A considerable number of women could be placing themselves at risk of debt in retirement by depending too heavily on their partner's pension, new …
A considerable number of women could be placing themselves at risk of debt in retirement by depending too heavily on their partner’s pension, new research has suggested.
According to Prudential’s latest Retirement Shock study, many females could experience financial independence when their working life comes to an end.
The report discovered more than one-in-four ladies (28 per cent) – who are above the age of 40, have not yet retired and live with a partner or spouse – will rely on an income from their other half as their main source of funds when they are no longer earning themselves.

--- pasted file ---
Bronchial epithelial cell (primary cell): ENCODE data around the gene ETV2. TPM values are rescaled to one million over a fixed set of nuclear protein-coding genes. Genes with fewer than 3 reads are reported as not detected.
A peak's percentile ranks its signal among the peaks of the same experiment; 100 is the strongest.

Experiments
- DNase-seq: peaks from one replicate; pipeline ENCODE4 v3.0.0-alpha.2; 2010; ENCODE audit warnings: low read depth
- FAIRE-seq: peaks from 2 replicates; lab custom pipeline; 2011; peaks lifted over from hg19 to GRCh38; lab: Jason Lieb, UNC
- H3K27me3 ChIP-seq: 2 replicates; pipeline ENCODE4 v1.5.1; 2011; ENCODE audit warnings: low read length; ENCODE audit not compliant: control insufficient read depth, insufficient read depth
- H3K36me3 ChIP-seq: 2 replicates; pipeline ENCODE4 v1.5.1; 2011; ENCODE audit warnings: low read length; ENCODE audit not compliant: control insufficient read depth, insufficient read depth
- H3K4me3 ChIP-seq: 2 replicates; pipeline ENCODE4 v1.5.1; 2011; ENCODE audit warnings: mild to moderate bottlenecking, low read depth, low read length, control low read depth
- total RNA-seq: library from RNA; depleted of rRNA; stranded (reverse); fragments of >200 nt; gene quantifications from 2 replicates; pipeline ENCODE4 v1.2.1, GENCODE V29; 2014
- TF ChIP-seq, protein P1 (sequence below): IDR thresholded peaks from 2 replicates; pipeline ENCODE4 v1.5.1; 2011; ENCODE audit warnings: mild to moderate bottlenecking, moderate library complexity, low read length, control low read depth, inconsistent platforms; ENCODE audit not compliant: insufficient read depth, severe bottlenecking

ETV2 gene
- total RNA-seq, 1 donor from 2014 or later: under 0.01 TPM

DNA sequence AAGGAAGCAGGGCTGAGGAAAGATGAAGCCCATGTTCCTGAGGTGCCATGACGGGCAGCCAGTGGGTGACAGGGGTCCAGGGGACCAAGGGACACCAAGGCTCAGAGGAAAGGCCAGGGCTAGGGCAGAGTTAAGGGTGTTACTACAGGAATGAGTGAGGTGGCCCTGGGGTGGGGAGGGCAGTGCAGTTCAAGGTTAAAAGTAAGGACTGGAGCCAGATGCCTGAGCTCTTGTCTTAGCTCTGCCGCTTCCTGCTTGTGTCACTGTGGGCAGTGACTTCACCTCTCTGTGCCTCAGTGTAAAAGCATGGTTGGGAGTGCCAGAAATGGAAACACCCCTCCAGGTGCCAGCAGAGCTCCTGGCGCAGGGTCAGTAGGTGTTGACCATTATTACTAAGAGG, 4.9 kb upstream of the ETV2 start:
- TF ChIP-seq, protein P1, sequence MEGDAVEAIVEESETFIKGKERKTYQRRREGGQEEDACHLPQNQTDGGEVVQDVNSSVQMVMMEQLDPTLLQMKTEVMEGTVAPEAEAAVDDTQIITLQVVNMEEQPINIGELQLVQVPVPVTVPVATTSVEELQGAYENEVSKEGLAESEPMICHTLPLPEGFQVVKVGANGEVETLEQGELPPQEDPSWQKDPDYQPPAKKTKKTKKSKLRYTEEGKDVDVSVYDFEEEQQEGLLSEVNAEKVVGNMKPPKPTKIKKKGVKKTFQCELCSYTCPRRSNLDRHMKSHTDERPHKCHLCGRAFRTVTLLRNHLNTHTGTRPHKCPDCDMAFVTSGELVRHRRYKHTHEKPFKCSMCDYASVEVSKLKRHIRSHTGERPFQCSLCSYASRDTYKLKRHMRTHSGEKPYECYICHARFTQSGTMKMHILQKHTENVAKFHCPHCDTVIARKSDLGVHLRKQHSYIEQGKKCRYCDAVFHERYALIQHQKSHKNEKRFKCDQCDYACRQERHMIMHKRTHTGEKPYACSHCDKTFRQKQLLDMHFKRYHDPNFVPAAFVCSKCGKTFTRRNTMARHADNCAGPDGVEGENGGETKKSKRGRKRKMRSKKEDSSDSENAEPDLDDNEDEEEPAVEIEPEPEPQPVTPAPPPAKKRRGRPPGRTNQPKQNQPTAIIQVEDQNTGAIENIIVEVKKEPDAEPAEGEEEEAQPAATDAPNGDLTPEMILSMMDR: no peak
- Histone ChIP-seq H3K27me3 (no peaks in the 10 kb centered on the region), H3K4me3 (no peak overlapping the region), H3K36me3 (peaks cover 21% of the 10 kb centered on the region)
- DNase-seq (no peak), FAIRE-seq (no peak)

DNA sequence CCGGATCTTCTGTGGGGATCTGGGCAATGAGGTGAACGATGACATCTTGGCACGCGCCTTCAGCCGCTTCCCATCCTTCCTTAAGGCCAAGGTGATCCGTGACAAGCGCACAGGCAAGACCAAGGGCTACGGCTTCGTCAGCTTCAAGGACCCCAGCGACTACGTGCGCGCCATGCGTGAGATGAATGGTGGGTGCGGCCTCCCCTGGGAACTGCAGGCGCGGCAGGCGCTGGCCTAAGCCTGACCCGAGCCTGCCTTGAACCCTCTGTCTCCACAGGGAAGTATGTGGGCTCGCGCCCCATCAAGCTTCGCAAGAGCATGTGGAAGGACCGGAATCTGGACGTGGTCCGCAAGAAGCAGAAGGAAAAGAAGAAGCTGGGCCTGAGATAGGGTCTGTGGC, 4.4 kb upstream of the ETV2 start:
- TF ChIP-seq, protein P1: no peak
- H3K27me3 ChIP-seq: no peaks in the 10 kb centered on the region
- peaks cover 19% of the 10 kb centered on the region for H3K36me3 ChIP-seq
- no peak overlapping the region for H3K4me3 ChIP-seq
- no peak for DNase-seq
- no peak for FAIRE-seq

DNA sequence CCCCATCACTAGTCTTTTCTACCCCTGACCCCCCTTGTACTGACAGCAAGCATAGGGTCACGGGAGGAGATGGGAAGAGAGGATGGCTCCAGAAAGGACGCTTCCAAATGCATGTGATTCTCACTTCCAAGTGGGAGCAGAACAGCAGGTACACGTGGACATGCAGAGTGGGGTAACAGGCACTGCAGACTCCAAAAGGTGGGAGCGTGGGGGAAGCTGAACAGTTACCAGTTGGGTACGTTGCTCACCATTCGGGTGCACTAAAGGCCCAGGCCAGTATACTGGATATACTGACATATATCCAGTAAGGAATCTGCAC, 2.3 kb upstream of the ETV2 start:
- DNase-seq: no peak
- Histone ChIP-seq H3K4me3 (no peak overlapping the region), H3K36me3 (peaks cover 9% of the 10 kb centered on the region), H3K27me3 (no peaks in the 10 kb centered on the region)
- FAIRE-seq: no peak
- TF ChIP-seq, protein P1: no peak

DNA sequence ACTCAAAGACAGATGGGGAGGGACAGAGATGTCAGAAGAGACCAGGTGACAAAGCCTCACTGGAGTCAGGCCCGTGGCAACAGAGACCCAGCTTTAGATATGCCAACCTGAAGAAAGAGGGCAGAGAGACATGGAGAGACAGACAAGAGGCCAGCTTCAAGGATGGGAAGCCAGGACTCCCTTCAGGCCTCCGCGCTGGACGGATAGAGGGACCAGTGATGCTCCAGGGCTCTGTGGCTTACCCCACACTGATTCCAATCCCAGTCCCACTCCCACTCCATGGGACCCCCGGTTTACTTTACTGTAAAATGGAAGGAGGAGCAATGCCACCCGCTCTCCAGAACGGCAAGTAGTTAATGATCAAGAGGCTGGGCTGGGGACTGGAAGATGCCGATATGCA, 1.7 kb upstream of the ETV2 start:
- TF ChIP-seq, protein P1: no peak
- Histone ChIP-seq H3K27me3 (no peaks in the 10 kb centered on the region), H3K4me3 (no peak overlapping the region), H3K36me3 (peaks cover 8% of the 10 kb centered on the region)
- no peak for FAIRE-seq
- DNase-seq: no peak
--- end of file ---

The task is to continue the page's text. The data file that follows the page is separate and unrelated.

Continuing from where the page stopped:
Moreover, in excess of one-fifth (22 per cent) of respondents said the state pension and other benefits will provide the majority of their cashflow when they are older.
And although a quarter of women are intending to rely on the pension of their husband, 34 per cent of them admitted they do not know or understand the retirement details of their partner.
Further research compiled by Prudential found females planning to stop working this year are expecting to receive an average income of £12,200 a year.
Men, on the other hand, hope they will be getting an average of £19,600.
Vince Smith-Hughes, head of pensions development at the organisation, commented: “Relying on someone else’s pension and savings and the meagre amount provided by the state to support you in retirement is an extraordinarily risky strategy.
Recent figures provided by MGM Advantage revealed 4.5 million retirees have had to cut back on their spending as a result.
It showed 601,000 individuals have returned to some form of work to plug the monetary gap.
By Joe White